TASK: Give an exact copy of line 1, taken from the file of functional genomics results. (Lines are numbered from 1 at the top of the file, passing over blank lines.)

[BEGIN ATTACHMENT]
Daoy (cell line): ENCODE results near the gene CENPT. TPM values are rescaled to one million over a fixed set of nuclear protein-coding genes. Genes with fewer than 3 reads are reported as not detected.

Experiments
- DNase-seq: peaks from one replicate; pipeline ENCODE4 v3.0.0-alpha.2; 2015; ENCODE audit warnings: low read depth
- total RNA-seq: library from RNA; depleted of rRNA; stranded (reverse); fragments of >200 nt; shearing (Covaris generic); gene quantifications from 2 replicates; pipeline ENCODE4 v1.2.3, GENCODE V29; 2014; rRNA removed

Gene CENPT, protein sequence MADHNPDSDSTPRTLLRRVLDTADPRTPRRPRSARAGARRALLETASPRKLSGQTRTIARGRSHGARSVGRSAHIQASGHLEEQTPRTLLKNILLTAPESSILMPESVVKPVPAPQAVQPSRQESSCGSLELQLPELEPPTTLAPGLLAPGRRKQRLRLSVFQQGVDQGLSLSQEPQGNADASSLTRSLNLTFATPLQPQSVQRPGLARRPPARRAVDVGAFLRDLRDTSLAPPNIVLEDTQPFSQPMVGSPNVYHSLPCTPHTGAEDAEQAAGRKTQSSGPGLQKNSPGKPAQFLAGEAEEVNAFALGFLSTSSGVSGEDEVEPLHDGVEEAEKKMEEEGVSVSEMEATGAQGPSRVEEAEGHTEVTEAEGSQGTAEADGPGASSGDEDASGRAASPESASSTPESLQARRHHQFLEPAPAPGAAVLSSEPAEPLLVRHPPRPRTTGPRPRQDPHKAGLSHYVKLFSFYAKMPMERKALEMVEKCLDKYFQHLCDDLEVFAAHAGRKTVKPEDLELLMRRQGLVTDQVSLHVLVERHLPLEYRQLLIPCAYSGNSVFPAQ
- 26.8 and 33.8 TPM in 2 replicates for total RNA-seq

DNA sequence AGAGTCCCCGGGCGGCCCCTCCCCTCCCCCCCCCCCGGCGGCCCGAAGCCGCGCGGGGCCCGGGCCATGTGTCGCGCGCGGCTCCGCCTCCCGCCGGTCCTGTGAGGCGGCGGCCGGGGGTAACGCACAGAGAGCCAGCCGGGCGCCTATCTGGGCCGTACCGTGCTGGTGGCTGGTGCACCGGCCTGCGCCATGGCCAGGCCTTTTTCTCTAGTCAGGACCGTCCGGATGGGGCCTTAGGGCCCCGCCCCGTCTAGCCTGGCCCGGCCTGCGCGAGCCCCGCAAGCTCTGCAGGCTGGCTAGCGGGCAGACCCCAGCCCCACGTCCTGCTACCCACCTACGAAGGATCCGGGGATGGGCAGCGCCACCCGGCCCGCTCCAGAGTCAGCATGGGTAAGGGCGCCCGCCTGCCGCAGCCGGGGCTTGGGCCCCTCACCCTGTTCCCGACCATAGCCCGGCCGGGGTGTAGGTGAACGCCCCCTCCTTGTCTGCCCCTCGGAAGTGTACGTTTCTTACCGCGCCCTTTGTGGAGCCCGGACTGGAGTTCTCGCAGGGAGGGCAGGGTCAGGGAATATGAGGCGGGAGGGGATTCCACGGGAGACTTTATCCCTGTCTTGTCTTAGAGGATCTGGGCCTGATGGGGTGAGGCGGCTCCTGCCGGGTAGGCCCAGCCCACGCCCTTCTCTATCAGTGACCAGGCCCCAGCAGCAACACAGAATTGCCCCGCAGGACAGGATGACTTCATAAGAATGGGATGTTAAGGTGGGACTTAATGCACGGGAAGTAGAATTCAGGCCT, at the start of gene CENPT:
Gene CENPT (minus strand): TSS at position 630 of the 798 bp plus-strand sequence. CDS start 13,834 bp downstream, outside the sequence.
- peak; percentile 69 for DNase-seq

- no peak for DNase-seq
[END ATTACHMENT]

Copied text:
Daoy (cell line): ENCODE results near the gene CENPT. TPM values are rescaled to one million over a fixed set of nuclear protein-coding genes. Genes with fewer than 3 reads are reported as not detected.